OpenVPN: Connect your LANs over the Internet

Prepare OpenVPN

by ross at 14:33:28 on December 31, 2012


On both the server and client:

# cd /usr/ports/security/openvpn
# make install clean
# mkdir /usr/local/etc/openvpn

Open UDP port 1194 in the server's firewall. Allow trafic on tun/tap/bridge interfaces, for example, if you use pf add to its config:

set skip on lo
set skip on tun
set skip on tap
set skip on bridge

Don't forget to enable IP forwarding on both the server and client! Run:

# sysctl net.inet.ip.forwarding=1

Add to /etc/rc.conf to enable it at boot-time:


VPN type

OpenVPN supports two very different means for interconnecting networks: routing and bridging.

Bridging advantages

  • Broadcasts traverse the VPN — this allows software that depends on LAN broadcasts such as Windows NetBIOS file sharing and network neighborhood browsing to work.
  • No route statements to configure.
  • Works with any protocol that can function over ethernet, including IPv4, IPv6, Netware IPX, AppleTalk, etc.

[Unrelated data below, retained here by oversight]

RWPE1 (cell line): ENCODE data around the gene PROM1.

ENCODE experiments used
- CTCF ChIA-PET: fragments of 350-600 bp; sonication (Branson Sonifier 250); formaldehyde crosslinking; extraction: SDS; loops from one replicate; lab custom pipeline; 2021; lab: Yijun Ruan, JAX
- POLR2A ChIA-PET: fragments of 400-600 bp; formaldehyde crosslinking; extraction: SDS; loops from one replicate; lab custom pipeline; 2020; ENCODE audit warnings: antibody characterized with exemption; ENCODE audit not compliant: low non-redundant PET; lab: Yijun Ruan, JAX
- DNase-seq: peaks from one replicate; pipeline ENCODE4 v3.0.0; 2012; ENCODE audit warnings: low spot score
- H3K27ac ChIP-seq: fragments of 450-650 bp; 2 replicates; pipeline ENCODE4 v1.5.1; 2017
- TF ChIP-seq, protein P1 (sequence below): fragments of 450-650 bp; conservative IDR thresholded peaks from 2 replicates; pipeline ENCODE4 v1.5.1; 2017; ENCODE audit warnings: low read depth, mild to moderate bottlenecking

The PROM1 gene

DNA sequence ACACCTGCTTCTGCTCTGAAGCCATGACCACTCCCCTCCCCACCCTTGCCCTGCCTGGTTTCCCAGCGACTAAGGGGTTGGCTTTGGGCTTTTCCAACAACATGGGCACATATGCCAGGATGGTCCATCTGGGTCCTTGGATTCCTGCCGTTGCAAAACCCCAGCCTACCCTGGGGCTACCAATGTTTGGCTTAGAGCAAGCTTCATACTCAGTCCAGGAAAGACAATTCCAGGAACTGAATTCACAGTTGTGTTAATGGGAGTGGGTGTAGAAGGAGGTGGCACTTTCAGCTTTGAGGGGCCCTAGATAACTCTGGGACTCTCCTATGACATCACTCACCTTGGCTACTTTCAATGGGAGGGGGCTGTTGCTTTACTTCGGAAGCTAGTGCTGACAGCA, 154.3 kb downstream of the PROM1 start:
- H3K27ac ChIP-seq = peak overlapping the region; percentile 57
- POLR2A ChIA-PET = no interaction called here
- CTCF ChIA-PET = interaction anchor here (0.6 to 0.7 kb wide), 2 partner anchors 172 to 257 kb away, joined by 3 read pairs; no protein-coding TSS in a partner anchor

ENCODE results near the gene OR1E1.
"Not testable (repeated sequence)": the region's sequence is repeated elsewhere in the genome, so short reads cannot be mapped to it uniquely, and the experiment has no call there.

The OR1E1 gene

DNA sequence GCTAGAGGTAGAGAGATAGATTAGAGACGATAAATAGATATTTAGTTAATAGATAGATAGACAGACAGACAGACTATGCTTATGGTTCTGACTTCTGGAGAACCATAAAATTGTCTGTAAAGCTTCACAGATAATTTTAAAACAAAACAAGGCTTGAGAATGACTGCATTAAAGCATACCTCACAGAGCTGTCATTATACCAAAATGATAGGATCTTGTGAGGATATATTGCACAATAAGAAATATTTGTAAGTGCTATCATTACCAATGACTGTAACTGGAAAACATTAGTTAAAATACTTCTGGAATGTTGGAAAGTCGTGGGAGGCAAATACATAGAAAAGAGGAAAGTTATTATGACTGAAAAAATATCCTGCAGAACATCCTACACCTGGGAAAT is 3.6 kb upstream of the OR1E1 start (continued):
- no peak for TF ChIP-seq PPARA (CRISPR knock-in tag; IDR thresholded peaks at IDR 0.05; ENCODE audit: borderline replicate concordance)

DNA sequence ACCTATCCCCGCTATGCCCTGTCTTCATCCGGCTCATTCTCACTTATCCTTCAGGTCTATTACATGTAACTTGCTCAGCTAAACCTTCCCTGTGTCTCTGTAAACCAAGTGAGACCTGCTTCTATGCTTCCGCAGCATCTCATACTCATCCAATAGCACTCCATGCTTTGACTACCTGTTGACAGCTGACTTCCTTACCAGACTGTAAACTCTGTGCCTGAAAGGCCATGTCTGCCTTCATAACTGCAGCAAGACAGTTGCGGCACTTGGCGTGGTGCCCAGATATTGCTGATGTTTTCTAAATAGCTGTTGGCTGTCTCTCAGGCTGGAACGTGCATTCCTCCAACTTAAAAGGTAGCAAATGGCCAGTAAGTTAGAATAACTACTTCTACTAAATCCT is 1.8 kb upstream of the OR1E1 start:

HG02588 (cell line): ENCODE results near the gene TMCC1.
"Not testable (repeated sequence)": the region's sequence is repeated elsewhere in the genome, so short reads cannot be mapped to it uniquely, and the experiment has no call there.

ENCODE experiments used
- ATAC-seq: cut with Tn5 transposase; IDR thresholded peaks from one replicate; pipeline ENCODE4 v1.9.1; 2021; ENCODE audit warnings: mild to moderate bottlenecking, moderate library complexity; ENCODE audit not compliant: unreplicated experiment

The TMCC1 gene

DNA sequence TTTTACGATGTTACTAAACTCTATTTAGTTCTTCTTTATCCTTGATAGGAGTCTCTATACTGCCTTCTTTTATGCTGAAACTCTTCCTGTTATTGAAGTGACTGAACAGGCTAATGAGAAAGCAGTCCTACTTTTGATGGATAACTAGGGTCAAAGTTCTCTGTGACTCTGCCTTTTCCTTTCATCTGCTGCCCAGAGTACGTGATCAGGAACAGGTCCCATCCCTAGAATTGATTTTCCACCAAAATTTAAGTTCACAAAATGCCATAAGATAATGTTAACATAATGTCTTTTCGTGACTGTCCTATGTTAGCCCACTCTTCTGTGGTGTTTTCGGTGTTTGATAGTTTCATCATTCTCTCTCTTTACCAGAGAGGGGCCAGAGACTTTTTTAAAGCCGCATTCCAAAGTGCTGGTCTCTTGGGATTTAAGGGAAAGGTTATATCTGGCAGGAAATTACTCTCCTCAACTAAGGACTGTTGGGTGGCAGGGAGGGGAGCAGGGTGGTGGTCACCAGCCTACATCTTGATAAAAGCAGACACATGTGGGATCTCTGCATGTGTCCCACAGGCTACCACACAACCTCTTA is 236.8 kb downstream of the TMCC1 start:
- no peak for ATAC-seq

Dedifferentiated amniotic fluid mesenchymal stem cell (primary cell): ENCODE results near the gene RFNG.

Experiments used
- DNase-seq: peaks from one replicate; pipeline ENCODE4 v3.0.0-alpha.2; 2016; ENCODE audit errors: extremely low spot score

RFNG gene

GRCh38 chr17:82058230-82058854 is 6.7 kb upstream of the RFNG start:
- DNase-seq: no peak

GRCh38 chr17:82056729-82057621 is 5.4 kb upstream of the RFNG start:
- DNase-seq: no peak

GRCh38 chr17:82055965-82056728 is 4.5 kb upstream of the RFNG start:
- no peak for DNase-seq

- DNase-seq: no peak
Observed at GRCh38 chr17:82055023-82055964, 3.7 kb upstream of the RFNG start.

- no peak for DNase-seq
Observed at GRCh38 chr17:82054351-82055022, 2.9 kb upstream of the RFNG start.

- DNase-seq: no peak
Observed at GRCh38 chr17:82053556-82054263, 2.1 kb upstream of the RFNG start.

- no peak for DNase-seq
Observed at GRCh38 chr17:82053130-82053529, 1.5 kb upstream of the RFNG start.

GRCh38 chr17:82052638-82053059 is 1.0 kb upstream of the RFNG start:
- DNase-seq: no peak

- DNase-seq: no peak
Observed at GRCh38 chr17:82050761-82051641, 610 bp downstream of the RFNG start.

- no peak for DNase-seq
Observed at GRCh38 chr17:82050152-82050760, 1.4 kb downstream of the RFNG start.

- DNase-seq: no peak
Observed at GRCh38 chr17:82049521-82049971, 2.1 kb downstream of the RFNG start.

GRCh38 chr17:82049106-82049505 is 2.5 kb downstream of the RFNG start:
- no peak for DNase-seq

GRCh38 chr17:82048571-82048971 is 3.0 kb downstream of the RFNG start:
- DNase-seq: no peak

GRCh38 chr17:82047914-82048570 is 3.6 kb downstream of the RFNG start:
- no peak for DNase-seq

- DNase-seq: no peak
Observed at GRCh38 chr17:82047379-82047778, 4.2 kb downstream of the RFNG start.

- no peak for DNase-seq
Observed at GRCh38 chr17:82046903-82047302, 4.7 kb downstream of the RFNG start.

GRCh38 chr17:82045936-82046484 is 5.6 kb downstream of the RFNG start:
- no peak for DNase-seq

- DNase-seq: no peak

• Relatively easy-to-configure solution for road warriors.

Bridging disadvantages

  • Less efficient than routing, and does not scale well.

Routing advantages

  • Efficiency and scalability.
  • Allows better tuning of MTU for efficiency.

Routing disadvantages

  • Clients must use a WINS server (such as samba) to allow cross-VPN network browsing to work.
  • Routes must be set up linking each subnet.
  • Software that depends on broadcasts will not "see" machines on the other side of the VPN.
  • Works only with IPv4 in general, and IPv6 in cases where tun drivers on both ends of the connection support it explicitly.